Pierre’s encounter with death, much like that of his obverse, Andrei Bolkonsky, changes his worldview. From this point on Pierre pursues what he has known he wanted all along—the love of Natasha Rostov, which, at the end of the book, he achieves. However, things aren’t over for Bezukhov. In the end there is an intimation of his involvement with a revolutionary group—a setup for an unwritten sequel about the Decembrists.
Bezukhov’s story is but one thread in Tolstoy’s many layered novel, but it is an important one. Tolstoy was well aware that man’s battleground is always more internal than external. In Bezukhov, Tolstoy embodied the individual’s struggle with his or herself and its unending nature. Bezukhov does achieve some degree of happiness, after much searching and suffering, but his happiness is not total, cannot be total. For Tolstoy, human spirituality was a constant struggle, a struggle that eventually led him down the path of total asceticism. The later Tolstoy was a prophet to his people, a religious leader, a man of wisdom, who had all but written off the fictional writing of his youth. But it’s clear that even in this early writing (it’s hard to believe War and Peace is his early work) Tolstoy’s mind was furtively going through the problem of satisfaction and the many red herrings it must encounter before finding its true, though not complete, manifestation.
Dostoevsky, Tolstoy’s inheritor of the Russian literary tradition, continued this line of questioning in his own novels, reaching his culmination in the complex The Brothers Karamazov, which though distinctly more modern than War and Peace, clearly retreads much of the same thematic territory. Tolstoy set his individual struggles against the compelling, lush backdrop of world history. Dostoevsky would take the final step in removing this drapery and focusing the reader squarely on the existential problems of everyday people. But without Tolstoy there would be no Dostoevsky, as such.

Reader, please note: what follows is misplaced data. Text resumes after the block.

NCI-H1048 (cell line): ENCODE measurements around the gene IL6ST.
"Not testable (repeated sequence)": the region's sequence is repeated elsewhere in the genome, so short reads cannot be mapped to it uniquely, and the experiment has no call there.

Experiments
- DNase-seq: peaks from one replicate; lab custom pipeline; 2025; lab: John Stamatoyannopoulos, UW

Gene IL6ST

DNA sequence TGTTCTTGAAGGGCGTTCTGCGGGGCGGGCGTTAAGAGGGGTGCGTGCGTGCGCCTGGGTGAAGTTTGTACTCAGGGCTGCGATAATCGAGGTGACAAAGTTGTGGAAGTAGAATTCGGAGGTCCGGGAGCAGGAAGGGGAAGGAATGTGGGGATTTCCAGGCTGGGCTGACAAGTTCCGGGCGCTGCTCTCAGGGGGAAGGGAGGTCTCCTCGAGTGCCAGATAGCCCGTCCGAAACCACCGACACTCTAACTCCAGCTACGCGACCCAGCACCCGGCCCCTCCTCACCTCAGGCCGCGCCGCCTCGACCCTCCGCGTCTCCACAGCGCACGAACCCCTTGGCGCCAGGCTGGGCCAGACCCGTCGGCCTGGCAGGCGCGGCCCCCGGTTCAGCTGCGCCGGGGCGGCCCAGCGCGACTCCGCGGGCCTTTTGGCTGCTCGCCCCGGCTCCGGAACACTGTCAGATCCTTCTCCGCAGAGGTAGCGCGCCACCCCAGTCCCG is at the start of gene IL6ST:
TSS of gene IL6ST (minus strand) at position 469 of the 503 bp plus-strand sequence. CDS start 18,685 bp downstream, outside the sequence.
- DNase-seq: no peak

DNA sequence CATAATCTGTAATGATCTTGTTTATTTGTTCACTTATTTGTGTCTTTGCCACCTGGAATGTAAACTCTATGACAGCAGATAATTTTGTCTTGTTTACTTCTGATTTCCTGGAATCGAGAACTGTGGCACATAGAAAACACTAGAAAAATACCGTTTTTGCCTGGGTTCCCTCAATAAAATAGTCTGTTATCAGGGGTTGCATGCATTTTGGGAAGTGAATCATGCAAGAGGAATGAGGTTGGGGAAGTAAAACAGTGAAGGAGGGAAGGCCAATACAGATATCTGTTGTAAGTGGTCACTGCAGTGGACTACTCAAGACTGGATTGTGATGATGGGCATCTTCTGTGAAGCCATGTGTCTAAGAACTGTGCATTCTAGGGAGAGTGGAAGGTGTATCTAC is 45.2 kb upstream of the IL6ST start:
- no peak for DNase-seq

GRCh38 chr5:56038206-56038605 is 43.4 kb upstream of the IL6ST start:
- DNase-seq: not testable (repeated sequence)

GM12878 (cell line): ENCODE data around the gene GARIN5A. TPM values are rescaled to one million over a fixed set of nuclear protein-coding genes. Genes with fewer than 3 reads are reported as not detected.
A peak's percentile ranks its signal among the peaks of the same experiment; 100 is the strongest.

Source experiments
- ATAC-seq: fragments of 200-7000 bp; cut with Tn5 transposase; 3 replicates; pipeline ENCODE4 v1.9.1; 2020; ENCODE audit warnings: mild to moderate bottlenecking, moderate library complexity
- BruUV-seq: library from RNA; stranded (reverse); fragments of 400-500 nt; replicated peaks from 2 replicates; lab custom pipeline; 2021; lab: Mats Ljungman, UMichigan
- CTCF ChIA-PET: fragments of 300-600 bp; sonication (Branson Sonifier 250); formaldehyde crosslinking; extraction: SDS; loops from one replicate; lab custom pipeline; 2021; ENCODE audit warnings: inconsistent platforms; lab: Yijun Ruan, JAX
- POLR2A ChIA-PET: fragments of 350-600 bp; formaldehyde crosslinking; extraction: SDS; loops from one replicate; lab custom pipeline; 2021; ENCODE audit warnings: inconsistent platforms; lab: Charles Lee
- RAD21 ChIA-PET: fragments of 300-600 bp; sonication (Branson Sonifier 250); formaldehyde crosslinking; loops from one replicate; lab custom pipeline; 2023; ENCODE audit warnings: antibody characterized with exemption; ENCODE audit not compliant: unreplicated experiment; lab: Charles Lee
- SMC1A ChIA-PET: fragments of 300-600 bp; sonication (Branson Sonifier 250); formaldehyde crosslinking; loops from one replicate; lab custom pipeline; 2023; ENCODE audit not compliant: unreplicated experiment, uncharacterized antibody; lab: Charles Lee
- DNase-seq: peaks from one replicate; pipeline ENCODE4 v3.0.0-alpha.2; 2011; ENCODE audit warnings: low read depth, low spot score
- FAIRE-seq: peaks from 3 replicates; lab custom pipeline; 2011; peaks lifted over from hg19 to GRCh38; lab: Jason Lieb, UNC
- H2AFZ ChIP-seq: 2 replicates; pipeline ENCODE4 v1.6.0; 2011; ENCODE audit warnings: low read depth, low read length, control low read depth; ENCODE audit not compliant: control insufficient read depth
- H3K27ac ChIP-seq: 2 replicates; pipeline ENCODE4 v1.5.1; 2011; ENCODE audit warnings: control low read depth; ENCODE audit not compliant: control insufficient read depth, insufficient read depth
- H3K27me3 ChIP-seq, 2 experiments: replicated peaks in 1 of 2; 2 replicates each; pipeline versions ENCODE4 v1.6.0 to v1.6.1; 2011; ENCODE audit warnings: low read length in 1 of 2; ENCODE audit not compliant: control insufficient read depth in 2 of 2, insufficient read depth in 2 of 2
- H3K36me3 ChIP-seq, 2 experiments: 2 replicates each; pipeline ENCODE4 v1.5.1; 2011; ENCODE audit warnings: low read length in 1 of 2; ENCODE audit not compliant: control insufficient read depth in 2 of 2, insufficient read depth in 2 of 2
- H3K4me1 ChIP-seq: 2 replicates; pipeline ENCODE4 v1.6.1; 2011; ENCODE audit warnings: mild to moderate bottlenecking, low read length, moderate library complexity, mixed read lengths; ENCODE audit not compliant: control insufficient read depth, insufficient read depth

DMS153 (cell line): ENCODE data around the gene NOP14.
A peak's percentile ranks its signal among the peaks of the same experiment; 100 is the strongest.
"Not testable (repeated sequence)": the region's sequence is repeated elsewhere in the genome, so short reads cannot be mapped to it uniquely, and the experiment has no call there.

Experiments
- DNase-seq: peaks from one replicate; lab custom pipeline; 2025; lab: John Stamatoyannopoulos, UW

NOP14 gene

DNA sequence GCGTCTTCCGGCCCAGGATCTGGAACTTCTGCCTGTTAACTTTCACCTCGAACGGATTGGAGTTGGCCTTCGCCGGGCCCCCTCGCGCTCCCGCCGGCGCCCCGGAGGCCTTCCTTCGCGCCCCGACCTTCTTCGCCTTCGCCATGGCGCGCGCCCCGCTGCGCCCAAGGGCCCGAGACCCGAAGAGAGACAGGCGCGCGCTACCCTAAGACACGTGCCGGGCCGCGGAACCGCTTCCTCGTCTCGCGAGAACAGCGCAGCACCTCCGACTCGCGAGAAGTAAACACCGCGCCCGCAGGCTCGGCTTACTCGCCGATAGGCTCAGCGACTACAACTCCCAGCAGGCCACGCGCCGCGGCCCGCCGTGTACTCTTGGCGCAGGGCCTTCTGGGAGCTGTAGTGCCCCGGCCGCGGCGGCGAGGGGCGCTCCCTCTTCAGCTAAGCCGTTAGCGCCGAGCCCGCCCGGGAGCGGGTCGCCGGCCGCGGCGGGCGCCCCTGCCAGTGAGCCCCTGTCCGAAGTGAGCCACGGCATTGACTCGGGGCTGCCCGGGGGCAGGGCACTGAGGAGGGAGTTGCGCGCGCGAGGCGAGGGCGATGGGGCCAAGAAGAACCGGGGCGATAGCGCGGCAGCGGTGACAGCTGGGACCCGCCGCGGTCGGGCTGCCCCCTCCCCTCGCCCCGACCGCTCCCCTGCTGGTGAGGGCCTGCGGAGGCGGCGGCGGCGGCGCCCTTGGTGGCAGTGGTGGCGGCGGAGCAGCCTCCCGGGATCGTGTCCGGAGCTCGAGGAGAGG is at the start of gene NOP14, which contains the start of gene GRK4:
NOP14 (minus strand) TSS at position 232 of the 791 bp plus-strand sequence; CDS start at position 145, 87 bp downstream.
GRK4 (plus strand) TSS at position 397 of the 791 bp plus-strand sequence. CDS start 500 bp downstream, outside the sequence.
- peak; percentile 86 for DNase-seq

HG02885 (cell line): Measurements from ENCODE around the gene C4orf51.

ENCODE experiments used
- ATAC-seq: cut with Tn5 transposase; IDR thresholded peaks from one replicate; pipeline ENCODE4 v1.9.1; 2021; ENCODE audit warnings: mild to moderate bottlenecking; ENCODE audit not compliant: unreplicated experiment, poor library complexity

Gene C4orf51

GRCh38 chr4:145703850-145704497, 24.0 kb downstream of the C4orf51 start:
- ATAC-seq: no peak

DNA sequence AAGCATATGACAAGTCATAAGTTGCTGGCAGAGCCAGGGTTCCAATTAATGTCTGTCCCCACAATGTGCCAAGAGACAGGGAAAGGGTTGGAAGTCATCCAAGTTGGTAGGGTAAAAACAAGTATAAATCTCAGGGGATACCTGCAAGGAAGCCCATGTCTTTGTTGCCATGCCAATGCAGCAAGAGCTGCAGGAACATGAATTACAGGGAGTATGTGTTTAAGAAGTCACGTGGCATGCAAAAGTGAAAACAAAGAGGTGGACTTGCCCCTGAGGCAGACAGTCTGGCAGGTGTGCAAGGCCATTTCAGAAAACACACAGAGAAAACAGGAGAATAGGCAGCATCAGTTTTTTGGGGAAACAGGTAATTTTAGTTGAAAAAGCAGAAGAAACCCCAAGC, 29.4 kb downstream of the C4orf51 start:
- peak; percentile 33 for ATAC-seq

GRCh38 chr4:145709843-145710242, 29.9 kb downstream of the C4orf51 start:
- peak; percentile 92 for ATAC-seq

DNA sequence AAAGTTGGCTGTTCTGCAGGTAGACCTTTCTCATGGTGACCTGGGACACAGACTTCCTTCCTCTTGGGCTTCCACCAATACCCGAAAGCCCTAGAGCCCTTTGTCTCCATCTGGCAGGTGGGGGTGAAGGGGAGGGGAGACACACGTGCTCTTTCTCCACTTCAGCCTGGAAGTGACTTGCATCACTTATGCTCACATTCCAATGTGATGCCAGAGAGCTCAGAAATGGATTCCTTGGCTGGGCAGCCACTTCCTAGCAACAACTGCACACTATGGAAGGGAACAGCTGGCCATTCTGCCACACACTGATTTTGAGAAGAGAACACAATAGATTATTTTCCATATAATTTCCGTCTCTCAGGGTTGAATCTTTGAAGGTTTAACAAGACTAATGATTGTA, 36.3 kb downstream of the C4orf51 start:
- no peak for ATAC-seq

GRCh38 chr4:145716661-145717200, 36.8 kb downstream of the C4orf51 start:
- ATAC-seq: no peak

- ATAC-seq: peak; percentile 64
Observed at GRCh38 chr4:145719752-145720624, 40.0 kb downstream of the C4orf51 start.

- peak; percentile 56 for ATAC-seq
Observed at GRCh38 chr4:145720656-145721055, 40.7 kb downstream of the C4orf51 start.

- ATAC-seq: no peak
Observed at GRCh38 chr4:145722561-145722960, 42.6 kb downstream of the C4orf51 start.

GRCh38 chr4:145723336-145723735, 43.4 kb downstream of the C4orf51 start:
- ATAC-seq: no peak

War and Peace is a famously long book, but it is immensely readable. Tolstoy had already mastered the art of storytelling when he wrote War and Peace and constantly shows off his chops as a virtuoso writer in every chapter. Further, Tolstoy’s perspective on this portion of history is invaluable. He details the personalities and ticks of Kutuzov and Napoleon and even indulges in some psychoanalysis of these towering figures, ultimately downplaying their importance in the outcome of great events. Nonetheless, he precisely describes the battles and maneuvers, the strategies, and the razor thin strand by which wars are won or lost. More importantly though, under the veneer of excellent writing and interesting characters and plot, there are serious existential issues addressed by the main characters as they try to figure out how to live—or die—with each other and themselves. Had Pierre Bezukhov, on his long road of the soul, been able to read War and Peace, it could have helped him understand the myriad forces raging inside his mind. Fortunately, we have what he did not.
Mark Brendle is a writer living in Oregon. His short fiction is available on the web at http://brendlewords.blogspot.com